September 2017 review and market outlook

Market commentary by Kim Mailey

October 6, 2017

September saw a buoyant mood and attractive returns!

Global markets have remained in a buoyant mood in recent weeks thanks to a steady stream of positive economic data and supportive monetary/fiscal policy developments. I continue to have an optimistic outlook with respect to the ability of this current business cycle to continue generating healthy, albeit historically modest growth.

Contacts
September ’17 Y-T-D 1 Year 3 year 5 year 10 year
S&P/TSX Composite + 2.78% + 2.27% + 6.17% + 1.48%/yr. + 4.89%/yr. + 1.04%/yr.
S&P 500 (C$) + 1.59% + 4.45% + 10.59% + 12.47%/yr. + 17.29%/yr. + 7.54/yr.
S&P 500 (U$) + 1.93% + 12.53% + 16.19% + 8.50%/yr. + 11.83%/yr. + 5.14/yr.
MSCI EAFE (C$) + 1.88% + 8.79% + 10.39% + 6.00%/yr. + 10.64%/yr. + 0.73%/yr.

* Source: Equity Index and Currency Data: Bloomberg. Data as of September 29, 2017

I have added an extra row to the table above to illustrate the impact of the foreign exchange rate for the Canadian dollar over time. 2017 began the year with the Canadian Dollar valued at $0.74 per U.S. Dollar. While the S&P 500 Index has grown by 12.53% year-to-date, the strength of the Canadian Dollar converts this to a return of only 4.45% in Canadian Dollars with its close at $0.80 per U.S. Dollar at the end of September.

The global economic recovery cycle remains robust and broad with growth hitting cycle-highs while economic momentum accelerates throughout all regions. Unemployment rates continue to slide and inflation rates remain low and near the bottom of the acceptable band for the central banks. An increasing number of central banks are moving to dial back ultra-accommodative monetary policy settings through interest rate hikes or reduced quantitative easing (QE). While the market is always vulnerable to a 10% correction, bear markets are usually associated with a recession and there is no serious downturn in sight for the economy.

Indicators suggest that while we are in the late stages of the business cycle, the next recession is unlikely to begin until 2019, at the earliest. We remain overweight equities and underweight fixed income on bullish growth/inflation/yield trends. A cyclical bias across asset classes (industrials, resources, financials, etc.), sectors and countries is maintained.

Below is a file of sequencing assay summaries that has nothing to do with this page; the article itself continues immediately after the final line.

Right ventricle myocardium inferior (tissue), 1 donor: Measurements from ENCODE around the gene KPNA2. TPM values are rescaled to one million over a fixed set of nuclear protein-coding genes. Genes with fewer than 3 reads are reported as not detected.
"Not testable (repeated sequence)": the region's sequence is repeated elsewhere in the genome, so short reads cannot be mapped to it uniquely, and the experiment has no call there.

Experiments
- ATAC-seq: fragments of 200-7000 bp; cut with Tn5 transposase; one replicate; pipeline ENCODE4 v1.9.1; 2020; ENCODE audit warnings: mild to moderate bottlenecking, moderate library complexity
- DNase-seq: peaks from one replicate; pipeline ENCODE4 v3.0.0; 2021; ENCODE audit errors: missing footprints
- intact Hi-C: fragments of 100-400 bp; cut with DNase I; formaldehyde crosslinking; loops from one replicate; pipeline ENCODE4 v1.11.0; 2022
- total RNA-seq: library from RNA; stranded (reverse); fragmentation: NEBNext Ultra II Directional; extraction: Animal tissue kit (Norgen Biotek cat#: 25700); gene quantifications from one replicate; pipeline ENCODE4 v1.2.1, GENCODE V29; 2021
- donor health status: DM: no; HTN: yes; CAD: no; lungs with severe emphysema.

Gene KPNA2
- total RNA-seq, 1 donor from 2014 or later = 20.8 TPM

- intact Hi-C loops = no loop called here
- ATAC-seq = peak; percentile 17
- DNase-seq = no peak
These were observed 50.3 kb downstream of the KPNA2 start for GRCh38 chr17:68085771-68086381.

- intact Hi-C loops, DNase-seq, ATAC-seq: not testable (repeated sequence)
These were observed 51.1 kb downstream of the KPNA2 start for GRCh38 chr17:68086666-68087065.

I have also noticed the press emphasizing “record territory” for closing market values these days. It is easy to interpret this as something which must be due to retreat, however it is simply stating a fact. To the left is a chart of the Dow Jones Industrial Average since 1900. Sure there have been periods of decline, but in a generally upward sloping graph it only makes sense that there would be considerable periods of time where the markets were closing at all-time highs.

Despite the possibility of a small near-term pullback, we believe equities still offer better relative valuations and remain under-owned. Any potential pullback or spike in volatility would be a buying opportunity in the view of Scotia Wealth Management’s Global Portfolio Advisory Group. They suggest that investors could replace their proverbial fear of an imminent “meltdown” with images of a slow and steady “melt-up” within equities as the risks surrounding the timing of the end of the cycle remain skewed to beyond 2019 rather than sooner. Traditional end-of-cycle indicators remain encouraging.

In summary, I believe that conservative, actively managed and globally diversified portfolios will return at least mid-single digit returns over the next twelve months. Expected market pullbacks should be viewed as buying opportunities for long-term conservative investors.

Mailey Rogers Group is here to help and we welcome any questions you may have.

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Mr. Kim Mailey, CFP
Senior Wealth Advisor
Director, Wealth Management
Mailey Rogers Group
1555 Marine Drive,
West Vancouver
Tel: 604.913.7013
www.maileyrogers.com
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